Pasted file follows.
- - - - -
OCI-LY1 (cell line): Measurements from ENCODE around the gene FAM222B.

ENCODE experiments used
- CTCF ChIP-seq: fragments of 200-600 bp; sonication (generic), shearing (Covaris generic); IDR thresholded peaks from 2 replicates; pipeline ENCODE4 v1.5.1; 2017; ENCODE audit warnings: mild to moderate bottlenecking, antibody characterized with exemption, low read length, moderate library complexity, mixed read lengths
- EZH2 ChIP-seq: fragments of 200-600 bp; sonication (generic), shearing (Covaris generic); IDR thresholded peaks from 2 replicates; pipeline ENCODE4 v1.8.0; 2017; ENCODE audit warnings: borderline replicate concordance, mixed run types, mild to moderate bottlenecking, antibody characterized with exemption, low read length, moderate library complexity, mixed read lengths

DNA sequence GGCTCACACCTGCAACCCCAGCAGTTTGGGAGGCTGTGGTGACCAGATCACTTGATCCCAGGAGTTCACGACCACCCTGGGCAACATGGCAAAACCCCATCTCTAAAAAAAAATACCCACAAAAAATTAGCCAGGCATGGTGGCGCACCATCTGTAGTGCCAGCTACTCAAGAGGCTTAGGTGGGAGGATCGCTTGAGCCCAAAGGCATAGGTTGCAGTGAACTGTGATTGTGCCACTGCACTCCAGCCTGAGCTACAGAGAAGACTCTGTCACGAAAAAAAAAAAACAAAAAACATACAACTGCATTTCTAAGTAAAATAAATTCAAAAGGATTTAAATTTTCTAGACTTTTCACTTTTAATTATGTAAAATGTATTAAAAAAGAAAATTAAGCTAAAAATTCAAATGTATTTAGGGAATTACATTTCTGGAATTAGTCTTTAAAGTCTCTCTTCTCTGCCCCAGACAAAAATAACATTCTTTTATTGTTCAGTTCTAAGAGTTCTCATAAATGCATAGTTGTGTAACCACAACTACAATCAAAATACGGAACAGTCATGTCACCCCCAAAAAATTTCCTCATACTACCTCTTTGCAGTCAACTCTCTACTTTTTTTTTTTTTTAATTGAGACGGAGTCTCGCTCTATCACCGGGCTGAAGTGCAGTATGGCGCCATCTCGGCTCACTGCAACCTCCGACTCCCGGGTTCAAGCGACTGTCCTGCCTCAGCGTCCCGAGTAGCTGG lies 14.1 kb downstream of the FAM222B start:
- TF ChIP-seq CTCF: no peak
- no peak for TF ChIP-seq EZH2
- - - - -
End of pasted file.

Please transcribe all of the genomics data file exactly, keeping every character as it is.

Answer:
OCI-LY1 (cell line): Measurements from ENCODE around the gene FAM222B.

ENCODE experiments used
- CTCF ChIP-seq: fragments of 200-600 bp; sonication (generic), shearing (Covaris generic); IDR thresholded peaks from 2 replicates; pipeline ENCODE4 v1.5.1; 2017; ENCODE audit warnings: mild to moderate bottlenecking, antibody characterized with exemption, low read length, moderate library complexity, mixed read lengths
- EZH2 ChIP-seq: fragments of 200-600 bp; sonication (generic), shearing (Covaris generic); IDR thresholded peaks from 2 replicates; pipeline ENCODE4 v1.8.0; 2017; ENCODE audit warnings: borderline replicate concordance, mixed run types, mild to moderate bottlenecking, antibody characterized with exemption, low read length, moderate library complexity, mixed read lengths

DNA sequence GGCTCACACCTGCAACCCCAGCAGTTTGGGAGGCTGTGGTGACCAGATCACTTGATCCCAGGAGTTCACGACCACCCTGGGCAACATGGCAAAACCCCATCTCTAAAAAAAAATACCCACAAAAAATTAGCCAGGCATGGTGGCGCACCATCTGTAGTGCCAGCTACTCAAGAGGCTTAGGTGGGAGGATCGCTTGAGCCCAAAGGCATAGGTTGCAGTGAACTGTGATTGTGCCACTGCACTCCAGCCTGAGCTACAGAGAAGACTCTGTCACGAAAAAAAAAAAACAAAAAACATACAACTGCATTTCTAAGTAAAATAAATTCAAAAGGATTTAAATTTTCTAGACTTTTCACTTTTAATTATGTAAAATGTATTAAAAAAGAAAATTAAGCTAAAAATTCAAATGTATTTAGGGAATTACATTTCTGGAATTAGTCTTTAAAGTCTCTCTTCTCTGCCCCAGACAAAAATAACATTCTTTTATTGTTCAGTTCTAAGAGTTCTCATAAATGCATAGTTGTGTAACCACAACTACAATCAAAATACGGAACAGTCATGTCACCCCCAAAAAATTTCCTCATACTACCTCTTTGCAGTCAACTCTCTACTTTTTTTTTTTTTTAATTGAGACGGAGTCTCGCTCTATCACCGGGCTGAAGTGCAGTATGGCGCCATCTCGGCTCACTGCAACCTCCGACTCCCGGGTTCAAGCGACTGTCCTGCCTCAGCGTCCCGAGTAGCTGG lies 14.1 kb downstream of the FAM222B start:
- TF ChIP-seq CTCF: no peak
- no peak for TF ChIP-seq EZH2